Over the last 2 years we have been working with Social Housing providers across the UK to explore how the application of behavioural insights could increase revenue and reduce costs.

In line with our commitment to evidence-based practice, we encourage the use of randomised controlled trials (RCTs) wherever possible. This case study showcases an RCT that triggered a 24% increase in customer engagement, just by simplifying the layout of a letter and reducing cognitive friction.

For the organisation behind this trial, customer contact is a central pillar of the income collection strategy. The fact that a customer has made contact demonstrates a basic level of responsibility and commitment to resolving the debt. Furthermore, customer contact allows income collection officers to take a more tailored approach to resolving the case successfully.

This trial applied changes to existing debt recovery communications based on three well documented behavioural principles: simplification, fear appeals and emotional content.

Trial Design

There is a wide range of psychological barriers preventing customers from engaging with organisations to which they are indebted[i]. For the social housing provider involved in this study, increased customer engagement was one of the key elements in creating a more tailored approach to debt recovery.

As with most income collection functions, there was a recognition that there are customers who can’t pay and those who won’t pay. A reliable method of differentiating between these two scenarios will enable more tailored and effective intervention.

This trial was used to elicit the most basic demonstration of responsibility and commitment to resolve the debt (contact), as the foundation for more reliable ways of differentiating the can’t pays from the won’t pays.


Our own research has shown that arrears communications and letters tend to be verbose, vague and poorly designed. Using basic information design principles to inform the use of colour, icons and content hierarchies, we redesigned existing letters to aid instant comprehension and enable a clear, specific behavioural response.

Negative Vs Positive Emotional Content

In addition to testing the simplification techniques referred to above, we also incorporated two contrasting messages, focusing on Positive and Negative consequences of inaction.

The Negative intervention was designed around a ‘Fear Appeal’ and the threat of losing one’s home; the Positive intervention was designed around a positive depiction of the future and the prospect of a ‘debt-free life’.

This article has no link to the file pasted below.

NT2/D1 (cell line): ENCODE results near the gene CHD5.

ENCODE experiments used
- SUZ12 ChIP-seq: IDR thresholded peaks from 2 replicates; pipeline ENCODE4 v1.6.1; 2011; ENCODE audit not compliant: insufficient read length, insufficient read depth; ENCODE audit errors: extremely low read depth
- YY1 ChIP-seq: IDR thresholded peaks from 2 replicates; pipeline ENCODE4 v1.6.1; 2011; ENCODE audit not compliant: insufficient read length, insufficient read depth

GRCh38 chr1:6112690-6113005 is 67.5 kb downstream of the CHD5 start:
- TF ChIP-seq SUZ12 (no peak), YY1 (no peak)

• Contact us now, or risk losing your home.
  • Contact us now and break free from your debt.
  • When you signed your tenancy agreement you made a legal commitment to pay your rent on time.


  • We know that being in debt can be very stressful for you and your family.
  • There is still time for us to stop this action [seeking possession of home], but we can only do this if you get in touch.
  • We want to help you get debt-free and stress-free, but we can only do this if you get in touch.

The sample comprised all tenants who were due to receive the second letter in the organisation’s arrears escalation process.

Each participant was randomly allocated to 1 of 3 trial arms, with two intervention groups receiving either the Positive or Negative condition, and a control receiving the existing stage 2 arrears letter.


An average of 51% of the sample contacted the organisation over the course of the trial.

However, there were large and significant differences in favour of the intervention groups.

  • 24% more tenants in the Negative group made contact than in the control group
  • 16% more from the Positive group made contact than the control group.

Testing showed the results to be highly statistically significant (p=<0.001) with both interventions being significantly different to the control.

If you’d like further details on this case study or would discuss how the application of behavioural insights and evidence-based innovation could impact your organisation, leave a comment on this article or PM me directly.


[i] Collard, Sharon (2013). Working Together: Understanding Motivations and Barriers to Engagement in the Consumer Debt Marketplace. Arrow Global, Bristol.

[ii] n=547